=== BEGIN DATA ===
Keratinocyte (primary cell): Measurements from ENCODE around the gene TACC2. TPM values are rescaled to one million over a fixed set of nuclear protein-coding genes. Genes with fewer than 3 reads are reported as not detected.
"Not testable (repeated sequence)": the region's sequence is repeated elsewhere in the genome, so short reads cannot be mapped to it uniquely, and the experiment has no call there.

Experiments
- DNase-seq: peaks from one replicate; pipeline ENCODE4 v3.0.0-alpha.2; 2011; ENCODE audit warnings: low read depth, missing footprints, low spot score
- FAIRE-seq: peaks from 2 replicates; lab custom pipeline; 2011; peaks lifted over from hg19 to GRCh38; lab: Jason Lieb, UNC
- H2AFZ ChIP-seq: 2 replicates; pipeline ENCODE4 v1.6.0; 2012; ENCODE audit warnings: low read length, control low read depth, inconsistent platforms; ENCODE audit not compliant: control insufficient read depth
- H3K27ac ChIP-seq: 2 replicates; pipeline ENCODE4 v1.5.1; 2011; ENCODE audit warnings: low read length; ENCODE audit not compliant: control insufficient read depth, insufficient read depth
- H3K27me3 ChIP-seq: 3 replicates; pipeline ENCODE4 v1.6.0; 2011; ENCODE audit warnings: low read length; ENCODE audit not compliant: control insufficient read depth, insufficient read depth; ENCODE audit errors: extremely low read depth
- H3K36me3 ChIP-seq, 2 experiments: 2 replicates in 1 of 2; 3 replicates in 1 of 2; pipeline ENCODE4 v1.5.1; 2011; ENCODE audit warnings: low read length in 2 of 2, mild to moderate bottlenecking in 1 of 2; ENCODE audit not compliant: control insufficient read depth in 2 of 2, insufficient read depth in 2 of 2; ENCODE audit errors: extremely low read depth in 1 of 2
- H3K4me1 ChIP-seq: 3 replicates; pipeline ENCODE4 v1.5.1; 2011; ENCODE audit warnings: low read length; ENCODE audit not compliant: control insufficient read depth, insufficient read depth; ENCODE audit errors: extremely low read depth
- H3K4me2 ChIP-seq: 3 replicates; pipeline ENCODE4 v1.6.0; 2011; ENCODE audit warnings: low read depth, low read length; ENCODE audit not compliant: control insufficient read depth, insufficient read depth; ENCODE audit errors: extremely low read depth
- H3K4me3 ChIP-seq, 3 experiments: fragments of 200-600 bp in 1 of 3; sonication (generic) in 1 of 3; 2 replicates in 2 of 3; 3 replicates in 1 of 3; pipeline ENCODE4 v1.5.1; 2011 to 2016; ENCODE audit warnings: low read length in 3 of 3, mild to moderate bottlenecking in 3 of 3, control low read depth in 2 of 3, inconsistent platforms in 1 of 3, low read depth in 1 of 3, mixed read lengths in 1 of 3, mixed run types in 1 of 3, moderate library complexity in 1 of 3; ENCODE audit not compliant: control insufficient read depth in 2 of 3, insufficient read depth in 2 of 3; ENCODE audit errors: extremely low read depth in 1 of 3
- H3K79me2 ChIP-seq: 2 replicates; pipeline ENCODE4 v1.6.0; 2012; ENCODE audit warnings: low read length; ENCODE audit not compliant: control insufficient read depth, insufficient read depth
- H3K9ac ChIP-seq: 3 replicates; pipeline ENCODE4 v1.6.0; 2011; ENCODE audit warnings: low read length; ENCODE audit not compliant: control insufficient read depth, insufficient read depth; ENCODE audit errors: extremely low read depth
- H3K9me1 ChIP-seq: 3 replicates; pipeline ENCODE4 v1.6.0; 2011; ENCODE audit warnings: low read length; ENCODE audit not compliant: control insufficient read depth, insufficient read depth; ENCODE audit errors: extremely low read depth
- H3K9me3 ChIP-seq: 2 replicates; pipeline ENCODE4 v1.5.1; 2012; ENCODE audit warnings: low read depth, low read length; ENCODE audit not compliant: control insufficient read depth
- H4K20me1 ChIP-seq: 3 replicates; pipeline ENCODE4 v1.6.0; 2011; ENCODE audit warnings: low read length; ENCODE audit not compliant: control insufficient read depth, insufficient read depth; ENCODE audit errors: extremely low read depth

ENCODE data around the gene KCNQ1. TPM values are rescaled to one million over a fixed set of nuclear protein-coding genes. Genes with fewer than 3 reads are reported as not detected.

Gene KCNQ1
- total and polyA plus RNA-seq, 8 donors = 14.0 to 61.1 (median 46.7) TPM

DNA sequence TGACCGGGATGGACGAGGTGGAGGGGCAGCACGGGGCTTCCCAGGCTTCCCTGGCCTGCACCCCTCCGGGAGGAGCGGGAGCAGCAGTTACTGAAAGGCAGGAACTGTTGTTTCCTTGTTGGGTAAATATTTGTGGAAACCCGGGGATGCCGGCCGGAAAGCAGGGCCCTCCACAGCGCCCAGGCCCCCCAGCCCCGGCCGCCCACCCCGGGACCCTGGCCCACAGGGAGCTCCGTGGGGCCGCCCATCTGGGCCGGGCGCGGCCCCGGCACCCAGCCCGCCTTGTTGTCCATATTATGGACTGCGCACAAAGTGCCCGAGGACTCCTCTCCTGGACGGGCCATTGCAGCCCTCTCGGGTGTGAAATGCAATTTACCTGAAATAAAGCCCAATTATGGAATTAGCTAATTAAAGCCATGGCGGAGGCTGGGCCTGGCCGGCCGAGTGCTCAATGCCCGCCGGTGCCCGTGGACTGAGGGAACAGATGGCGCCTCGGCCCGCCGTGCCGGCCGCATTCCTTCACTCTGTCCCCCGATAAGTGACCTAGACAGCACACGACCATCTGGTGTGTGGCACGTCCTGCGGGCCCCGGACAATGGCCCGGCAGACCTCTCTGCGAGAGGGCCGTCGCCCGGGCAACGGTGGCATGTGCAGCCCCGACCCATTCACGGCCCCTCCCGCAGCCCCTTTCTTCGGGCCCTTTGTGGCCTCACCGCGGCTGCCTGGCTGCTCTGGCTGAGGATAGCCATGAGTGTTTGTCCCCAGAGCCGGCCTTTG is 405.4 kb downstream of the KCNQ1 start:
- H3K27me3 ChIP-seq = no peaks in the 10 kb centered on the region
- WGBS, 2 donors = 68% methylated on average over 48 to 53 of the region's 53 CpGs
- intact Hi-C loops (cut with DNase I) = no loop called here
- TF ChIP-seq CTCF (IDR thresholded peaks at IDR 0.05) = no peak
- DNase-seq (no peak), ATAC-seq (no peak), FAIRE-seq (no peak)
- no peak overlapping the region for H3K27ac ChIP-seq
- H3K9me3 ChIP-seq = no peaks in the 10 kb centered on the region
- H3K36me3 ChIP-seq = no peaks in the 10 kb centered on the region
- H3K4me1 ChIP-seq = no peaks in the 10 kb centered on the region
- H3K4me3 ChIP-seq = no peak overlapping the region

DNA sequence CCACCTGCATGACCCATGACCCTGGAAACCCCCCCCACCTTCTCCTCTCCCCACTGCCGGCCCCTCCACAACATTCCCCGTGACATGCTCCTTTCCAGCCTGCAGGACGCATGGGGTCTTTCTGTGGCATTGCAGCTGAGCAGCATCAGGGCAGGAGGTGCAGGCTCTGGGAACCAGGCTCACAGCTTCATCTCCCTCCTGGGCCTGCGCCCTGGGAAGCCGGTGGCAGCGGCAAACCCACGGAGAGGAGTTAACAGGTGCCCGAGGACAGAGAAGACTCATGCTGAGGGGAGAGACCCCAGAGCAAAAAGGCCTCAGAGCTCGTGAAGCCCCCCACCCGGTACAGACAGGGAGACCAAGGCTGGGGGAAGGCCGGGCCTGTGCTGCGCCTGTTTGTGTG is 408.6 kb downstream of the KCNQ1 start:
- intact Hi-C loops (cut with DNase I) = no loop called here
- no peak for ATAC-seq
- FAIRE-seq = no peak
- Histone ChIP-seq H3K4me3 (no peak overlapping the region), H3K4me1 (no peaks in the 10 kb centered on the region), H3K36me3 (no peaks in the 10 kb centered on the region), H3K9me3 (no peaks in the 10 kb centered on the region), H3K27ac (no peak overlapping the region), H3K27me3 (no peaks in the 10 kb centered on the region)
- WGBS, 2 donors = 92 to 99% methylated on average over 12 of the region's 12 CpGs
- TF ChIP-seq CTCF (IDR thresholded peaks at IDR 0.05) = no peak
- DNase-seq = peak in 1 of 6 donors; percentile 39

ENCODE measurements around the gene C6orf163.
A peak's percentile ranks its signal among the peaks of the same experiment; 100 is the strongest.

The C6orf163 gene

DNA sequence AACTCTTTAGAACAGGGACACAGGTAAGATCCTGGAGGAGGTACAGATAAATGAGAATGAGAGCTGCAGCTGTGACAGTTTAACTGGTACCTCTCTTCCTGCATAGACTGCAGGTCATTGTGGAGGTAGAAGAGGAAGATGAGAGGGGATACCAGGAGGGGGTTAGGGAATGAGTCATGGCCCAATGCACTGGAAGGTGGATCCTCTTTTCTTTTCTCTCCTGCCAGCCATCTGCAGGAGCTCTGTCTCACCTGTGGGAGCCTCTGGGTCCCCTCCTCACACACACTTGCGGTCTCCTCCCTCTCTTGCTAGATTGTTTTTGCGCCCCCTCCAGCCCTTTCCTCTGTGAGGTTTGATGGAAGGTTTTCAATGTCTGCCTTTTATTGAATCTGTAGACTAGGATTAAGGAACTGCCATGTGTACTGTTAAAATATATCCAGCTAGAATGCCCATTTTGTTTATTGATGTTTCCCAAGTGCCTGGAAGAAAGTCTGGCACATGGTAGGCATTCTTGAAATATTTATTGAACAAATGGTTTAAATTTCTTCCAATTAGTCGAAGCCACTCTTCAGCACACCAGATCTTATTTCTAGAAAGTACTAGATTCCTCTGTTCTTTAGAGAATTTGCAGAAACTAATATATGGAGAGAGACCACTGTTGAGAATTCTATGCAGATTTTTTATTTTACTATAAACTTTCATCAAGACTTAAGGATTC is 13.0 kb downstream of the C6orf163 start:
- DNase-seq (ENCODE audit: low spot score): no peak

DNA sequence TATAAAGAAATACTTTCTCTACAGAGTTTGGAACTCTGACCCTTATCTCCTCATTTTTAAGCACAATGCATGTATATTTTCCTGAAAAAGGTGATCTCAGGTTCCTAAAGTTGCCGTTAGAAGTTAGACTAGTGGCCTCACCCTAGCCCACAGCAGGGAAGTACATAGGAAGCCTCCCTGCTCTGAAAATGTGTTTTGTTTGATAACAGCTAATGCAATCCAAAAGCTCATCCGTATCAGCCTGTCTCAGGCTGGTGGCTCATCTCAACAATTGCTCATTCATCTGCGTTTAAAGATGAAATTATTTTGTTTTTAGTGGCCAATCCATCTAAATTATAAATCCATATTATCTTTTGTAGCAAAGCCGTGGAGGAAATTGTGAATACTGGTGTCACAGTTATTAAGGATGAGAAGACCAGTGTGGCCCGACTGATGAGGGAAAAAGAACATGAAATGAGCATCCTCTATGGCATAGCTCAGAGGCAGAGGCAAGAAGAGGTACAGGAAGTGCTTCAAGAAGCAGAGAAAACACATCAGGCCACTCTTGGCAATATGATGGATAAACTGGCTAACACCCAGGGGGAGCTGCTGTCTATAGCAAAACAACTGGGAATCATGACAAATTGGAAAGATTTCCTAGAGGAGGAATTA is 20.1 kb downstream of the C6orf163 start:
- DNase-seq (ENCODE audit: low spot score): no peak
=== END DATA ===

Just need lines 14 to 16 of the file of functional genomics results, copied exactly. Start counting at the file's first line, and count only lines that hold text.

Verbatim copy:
- H3K9ac ChIP-seq: 3 replicates; pipeline ENCODE4 v1.6.0; 2011; ENCODE audit warnings: low read length; ENCODE audit not compliant: control insufficient read depth, insufficient read depth; ENCODE audit errors: extremely low read depth
- H3K9me1 ChIP-seq: 3 replicates; pipeline ENCODE4 v1.6.0; 2011; ENCODE audit warnings: low read length; ENCODE audit not compliant: control insufficient read depth, insufficient read depth; ENCODE audit errors: extremely low read depth
- H3K9me3 ChIP-seq: 2 replicates; pipeline ENCODE4 v1.5.1; 2012; ENCODE audit warnings: low read depth, low read length; ENCODE audit not compliant: control insufficient read depth